University of Alicante develops innovative family of colouring agents for plastics
The study has appeared recently in Green Chemistry, a research journal published by The Royal Society of Chemistry
Family of colouring agents developed by the UA Institute of Organic Synthesis (ISO). Photo by UA Audiovisual Studio
Alicante. Thursday 22 March 2018
The University of Alicante’s Institute of Organic Synthesis (ISO) has synthesised 14 new colouring agents with solvatochromic properties, i.e. their colour changes depending on the substance in which they dissolve or the type of plastic they are applied on.This fundamental and applied research project is part of the PhD theses undertaken by María José Albaladejo and María José González and directed by professor of Organic Chemistry and ISO director Francisco Alonso.
The process involved is fascinating from the point of view of fundamental research, as only one starting substance is employed, indolizine, which then self-transforms into a colourant. According to Francisco Alonso, “The original molecular structure remains the same, with only an hydrogen atom being replaced by a fragment from another identical indolizine molecule, so the transformation process as a whole can be described as a ‘transplant between molecular clones’, which is highly unusual in organic synthesis.”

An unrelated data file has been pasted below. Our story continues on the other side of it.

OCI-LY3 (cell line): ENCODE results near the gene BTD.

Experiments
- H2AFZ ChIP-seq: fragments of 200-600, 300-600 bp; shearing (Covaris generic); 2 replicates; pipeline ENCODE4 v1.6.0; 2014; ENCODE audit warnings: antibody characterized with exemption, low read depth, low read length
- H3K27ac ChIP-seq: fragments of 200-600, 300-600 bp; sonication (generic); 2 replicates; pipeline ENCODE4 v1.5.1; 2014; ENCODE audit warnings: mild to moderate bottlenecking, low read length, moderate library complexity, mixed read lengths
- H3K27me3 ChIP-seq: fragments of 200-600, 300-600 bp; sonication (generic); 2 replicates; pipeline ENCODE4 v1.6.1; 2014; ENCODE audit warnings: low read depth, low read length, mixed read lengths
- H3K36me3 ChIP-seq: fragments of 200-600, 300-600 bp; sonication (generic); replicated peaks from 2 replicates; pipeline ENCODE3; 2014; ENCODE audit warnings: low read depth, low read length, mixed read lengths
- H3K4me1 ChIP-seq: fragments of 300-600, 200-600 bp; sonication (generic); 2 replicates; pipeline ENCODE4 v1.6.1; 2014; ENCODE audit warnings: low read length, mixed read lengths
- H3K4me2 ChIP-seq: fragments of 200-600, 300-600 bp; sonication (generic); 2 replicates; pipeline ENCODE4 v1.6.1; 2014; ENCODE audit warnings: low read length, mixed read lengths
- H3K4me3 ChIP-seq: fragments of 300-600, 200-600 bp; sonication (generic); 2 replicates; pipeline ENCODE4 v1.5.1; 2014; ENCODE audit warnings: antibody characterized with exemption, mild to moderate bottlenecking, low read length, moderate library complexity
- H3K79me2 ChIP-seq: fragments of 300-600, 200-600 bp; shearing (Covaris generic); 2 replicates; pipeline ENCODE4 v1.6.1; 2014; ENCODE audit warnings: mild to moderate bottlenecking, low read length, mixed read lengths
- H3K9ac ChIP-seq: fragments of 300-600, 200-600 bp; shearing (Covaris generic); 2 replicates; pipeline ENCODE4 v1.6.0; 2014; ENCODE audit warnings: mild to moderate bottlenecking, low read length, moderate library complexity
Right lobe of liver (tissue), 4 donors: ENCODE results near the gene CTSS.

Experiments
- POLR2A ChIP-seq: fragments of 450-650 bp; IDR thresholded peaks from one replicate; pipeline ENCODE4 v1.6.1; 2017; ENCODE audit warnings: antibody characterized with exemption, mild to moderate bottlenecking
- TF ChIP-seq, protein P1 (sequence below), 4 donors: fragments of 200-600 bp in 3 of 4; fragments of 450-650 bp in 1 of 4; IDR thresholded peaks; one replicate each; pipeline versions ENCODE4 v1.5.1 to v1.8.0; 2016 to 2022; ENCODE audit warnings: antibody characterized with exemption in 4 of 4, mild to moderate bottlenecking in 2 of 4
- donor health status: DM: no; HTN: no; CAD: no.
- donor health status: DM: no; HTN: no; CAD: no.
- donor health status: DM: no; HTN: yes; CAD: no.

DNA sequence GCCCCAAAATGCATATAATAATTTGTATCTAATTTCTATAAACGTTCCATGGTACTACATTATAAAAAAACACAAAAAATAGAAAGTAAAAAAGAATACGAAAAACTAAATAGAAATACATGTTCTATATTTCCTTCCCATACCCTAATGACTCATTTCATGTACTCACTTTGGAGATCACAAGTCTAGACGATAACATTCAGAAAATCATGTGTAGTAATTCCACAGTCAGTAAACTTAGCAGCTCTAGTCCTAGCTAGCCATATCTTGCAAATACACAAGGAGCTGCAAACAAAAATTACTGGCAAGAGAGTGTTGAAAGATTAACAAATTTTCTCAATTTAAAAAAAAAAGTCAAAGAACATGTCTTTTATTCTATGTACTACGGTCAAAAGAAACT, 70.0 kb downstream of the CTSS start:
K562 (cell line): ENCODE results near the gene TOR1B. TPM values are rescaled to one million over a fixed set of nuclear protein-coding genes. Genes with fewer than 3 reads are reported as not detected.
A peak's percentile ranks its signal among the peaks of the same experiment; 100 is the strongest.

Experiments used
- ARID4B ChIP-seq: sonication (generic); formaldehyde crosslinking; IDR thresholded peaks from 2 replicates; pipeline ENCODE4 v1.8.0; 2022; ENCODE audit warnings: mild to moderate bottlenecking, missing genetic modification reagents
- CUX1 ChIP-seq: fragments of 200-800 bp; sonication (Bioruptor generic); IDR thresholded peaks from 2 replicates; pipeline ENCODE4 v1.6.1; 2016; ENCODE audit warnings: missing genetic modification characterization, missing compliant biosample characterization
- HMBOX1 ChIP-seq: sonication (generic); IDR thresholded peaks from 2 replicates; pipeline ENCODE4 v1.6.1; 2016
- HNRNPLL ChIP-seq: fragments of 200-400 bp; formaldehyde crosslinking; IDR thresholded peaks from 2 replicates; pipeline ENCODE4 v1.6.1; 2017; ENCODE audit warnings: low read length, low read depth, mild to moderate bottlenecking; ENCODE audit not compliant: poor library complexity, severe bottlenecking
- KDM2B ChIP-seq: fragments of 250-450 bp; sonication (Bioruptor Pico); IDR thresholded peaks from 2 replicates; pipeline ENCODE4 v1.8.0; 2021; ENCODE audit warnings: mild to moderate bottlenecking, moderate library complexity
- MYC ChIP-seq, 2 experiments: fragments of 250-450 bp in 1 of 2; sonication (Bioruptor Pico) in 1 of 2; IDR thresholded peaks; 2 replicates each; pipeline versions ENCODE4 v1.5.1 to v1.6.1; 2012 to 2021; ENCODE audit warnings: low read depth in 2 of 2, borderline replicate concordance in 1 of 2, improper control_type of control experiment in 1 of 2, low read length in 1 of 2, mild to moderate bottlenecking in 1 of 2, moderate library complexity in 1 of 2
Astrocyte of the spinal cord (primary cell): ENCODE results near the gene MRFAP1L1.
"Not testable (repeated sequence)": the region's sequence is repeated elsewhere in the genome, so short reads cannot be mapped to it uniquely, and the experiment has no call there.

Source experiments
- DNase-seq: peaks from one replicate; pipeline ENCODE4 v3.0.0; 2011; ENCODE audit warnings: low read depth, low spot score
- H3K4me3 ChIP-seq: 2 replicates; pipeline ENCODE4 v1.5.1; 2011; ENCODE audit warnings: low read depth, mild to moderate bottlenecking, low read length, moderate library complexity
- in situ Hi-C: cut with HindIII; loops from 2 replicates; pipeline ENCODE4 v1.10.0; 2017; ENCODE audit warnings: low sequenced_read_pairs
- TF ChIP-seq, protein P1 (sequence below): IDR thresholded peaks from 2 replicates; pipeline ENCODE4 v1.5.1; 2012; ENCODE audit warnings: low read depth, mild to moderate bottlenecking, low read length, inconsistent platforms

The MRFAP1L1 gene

“Oddly enough, these colourants exhibit a single molecular structure when they are solid, but two in solution (rotamers). An even more surprising fact is that the solvatochromic behaviour has been displayed at very low concentrations also in plastic materials. This means that different plastics which do not absorb visible light and are perceived as colourless or whitish can switch to a different colour by means of the same colouring agent,” the UA professor explains.
The process whereby the colouring agents are obtained is environmentally friendly, as no harmful solvents or metals are present, and has proved to be efficient on a multigram scale. In this sense, their colouring power is very high. Plastic plaques of several materials were dyed during laboratory tests with just 0.05-0.2% of a colouring agent.
Since 2014 the ISO has been working to synthesise indolizine-derived dyes with potential applications in laser recording and reading devices, thermography and photothermography, electrochromic devices, optical filters and photoelectric converters for solar cells. After several years of hard work, the UA researchers have managed to design up to 14 different colourants for colourless plastics.
The study has appeared recently in Green Chemistry, a journal published by The Royal Society of Chemistry. This Valencia Region Government-funded project has been patented. Alicante-based plastics companies IQAP Masterbach Group S.L. and Colortec Química S.L. and ISO PhD researcher Diana Almasi, in charge of process scaling, have also taken part.